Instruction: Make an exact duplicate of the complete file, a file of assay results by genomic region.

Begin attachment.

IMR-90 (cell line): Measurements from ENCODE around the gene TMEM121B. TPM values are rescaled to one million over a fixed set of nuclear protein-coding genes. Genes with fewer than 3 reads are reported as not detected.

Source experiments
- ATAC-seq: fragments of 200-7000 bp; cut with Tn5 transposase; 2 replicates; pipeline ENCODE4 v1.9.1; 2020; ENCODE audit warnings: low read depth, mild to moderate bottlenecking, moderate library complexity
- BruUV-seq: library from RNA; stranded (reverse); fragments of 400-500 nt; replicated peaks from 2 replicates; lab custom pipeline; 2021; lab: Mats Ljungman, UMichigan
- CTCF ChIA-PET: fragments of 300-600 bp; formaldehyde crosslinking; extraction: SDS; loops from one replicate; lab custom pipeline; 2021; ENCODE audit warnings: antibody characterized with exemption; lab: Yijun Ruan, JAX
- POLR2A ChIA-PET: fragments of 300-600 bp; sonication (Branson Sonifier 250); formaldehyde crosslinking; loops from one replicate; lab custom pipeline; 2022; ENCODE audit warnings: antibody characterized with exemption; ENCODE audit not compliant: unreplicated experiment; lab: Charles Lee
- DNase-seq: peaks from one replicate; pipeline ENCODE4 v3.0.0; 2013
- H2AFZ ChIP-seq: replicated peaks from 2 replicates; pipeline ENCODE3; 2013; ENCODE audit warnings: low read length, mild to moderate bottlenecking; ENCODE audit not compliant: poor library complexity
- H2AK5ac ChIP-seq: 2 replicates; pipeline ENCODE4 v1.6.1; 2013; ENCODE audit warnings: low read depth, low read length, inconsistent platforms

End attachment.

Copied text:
IMR-90 (cell line): Measurements from ENCODE around the gene TMEM121B. TPM values are rescaled to one million over a fixed set of nuclear protein-coding genes. Genes with fewer than 3 reads are reported as not detected.

Source experiments
- ATAC-seq: fragments of 200-7000 bp; cut with Tn5 transposase; 2 replicates; pipeline ENCODE4 v1.9.1; 2020; ENCODE audit warnings: low read depth, mild to moderate bottlenecking, moderate library complexity
- BruUV-seq: library from RNA; stranded (reverse); fragments of 400-500 nt; replicated peaks from 2 replicates; lab custom pipeline; 2021; lab: Mats Ljungman, UMichigan
- CTCF ChIA-PET: fragments of 300-600 bp; formaldehyde crosslinking; extraction: SDS; loops from one replicate; lab custom pipeline; 2021; ENCODE audit warnings: antibody characterized with exemption; lab: Yijun Ruan, JAX
- POLR2A ChIA-PET: fragments of 300-600 bp; sonication (Branson Sonifier 250); formaldehyde crosslinking; loops from one replicate; lab custom pipeline; 2022; ENCODE audit warnings: antibody characterized with exemption; ENCODE audit not compliant: unreplicated experiment; lab: Charles Lee
- DNase-seq: peaks from one replicate; pipeline ENCODE4 v3.0.0; 2013
- H2AFZ ChIP-seq: replicated peaks from 2 replicates; pipeline ENCODE3; 2013; ENCODE audit warnings: low read length, mild to moderate bottlenecking; ENCODE audit not compliant: poor library complexity
- H2AK5ac ChIP-seq: 2 replicates; pipeline ENCODE4 v1.6.1; 2013; ENCODE audit warnings: low read depth, low read length, inconsistent platforms